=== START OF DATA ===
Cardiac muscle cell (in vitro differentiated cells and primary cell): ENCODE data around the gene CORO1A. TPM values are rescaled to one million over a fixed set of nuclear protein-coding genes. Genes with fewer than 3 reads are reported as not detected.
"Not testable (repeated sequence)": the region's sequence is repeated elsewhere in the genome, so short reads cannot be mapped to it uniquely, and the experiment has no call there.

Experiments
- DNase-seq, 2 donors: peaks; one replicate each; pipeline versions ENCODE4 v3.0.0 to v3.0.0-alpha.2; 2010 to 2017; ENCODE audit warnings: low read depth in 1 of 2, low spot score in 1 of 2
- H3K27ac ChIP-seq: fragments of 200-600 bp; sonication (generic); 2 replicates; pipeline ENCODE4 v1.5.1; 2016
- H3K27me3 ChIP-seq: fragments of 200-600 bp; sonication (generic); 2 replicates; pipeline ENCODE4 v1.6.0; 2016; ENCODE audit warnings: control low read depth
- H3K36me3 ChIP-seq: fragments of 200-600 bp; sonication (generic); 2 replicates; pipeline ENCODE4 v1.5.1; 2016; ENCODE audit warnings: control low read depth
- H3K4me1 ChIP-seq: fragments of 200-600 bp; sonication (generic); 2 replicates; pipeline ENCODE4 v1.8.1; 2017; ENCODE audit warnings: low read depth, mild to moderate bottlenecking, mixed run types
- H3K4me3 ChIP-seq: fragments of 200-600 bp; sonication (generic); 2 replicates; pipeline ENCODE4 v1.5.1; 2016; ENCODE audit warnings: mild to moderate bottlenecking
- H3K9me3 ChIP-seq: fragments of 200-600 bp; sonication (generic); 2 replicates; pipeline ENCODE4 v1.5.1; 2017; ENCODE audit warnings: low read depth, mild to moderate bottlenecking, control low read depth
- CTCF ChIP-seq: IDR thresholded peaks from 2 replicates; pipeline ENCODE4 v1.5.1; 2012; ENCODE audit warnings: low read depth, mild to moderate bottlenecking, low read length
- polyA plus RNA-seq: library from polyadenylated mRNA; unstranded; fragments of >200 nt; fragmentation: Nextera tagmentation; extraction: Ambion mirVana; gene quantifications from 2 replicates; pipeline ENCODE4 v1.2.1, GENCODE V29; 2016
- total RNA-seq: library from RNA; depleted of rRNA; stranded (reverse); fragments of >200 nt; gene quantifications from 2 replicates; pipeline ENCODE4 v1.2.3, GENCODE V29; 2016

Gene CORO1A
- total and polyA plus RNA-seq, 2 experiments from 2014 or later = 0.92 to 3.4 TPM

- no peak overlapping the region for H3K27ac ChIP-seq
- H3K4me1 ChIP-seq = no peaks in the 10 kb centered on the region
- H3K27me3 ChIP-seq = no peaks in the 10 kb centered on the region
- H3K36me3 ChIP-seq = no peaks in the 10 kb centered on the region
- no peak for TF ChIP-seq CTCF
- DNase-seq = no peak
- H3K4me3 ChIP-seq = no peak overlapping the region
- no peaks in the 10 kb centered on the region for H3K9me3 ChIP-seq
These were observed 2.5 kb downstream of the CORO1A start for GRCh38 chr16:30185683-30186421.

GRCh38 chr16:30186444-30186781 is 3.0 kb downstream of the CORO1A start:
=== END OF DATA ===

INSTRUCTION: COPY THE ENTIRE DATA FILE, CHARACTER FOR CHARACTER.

Cardiac muscle cell (in vitro differentiated cells and primary cell): ENCODE data around the gene CORO1A. TPM values are rescaled to one million over a fixed set of nuclear protein-coding genes. Genes with fewer than 3 reads are reported as not detected.
"Not testable (repeated sequence)": the region's sequence is repeated elsewhere in the genome, so short reads cannot be mapped to it uniquely, and the experiment has no call there.

Experiments
- DNase-seq, 2 donors: peaks; one replicate each; pipeline versions ENCODE4 v3.0.0 to v3.0.0-alpha.2; 2010 to 2017; ENCODE audit warnings: low read depth in 1 of 2, low spot score in 1 of 2
- H3K27ac ChIP-seq: fragments of 200-600 bp; sonication (generic); 2 replicates; pipeline ENCODE4 v1.5.1; 2016
- H3K27me3 ChIP-seq: fragments of 200-600 bp; sonication (generic); 2 replicates; pipeline ENCODE4 v1.6.0; 2016; ENCODE audit warnings: control low read depth
- H3K36me3 ChIP-seq: fragments of 200-600 bp; sonication (generic); 2 replicates; pipeline ENCODE4 v1.5.1; 2016; ENCODE audit warnings: control low read depth
- H3K4me1 ChIP-seq: fragments of 200-600 bp; sonication (generic); 2 replicates; pipeline ENCODE4 v1.8.1; 2017; ENCODE audit warnings: low read depth, mild to moderate bottlenecking, mixed run types
- H3K4me3 ChIP-seq: fragments of 200-600 bp; sonication (generic); 2 replicates; pipeline ENCODE4 v1.5.1; 2016; ENCODE audit warnings: mild to moderate bottlenecking
- H3K9me3 ChIP-seq: fragments of 200-600 bp; sonication (generic); 2 replicates; pipeline ENCODE4 v1.5.1; 2017; ENCODE audit warnings: low read depth, mild to moderate bottlenecking, control low read depth
- CTCF ChIP-seq: IDR thresholded peaks from 2 replicates; pipeline ENCODE4 v1.5.1; 2012; ENCODE audit warnings: low read depth, mild to moderate bottlenecking, low read length
- polyA plus RNA-seq: library from polyadenylated mRNA; unstranded; fragments of >200 nt; fragmentation: Nextera tagmentation; extraction: Ambion mirVana; gene quantifications from 2 replicates; pipeline ENCODE4 v1.2.1, GENCODE V29; 2016
- total RNA-seq: library from RNA; depleted of rRNA; stranded (reverse); fragments of >200 nt; gene quantifications from 2 replicates; pipeline ENCODE4 v1.2.3, GENCODE V29; 2016

Gene CORO1A
- total and polyA plus RNA-seq, 2 experiments from 2014 or later = 0.92 to 3.4 TPM

- no peak overlapping the region for H3K27ac ChIP-seq
- H3K4me1 ChIP-seq = no peaks in the 10 kb centered on the region
- H3K27me3 ChIP-seq = no peaks in the 10 kb centered on the region
- H3K36me3 ChIP-seq = no peaks in the 10 kb centered on the region
- no peak for TF ChIP-seq CTCF
- DNase-seq = no peak
- H3K4me3 ChIP-seq = no peak overlapping the region
- no peaks in the 10 kb centered on the region for H3K9me3 ChIP-seq
These were observed 2.5 kb downstream of the CORO1A start for GRCh38 chr16:30185683-30186421.

GRCh38 chr16:30186444-30186781 is 3.0 kb downstream of the CORO1A start: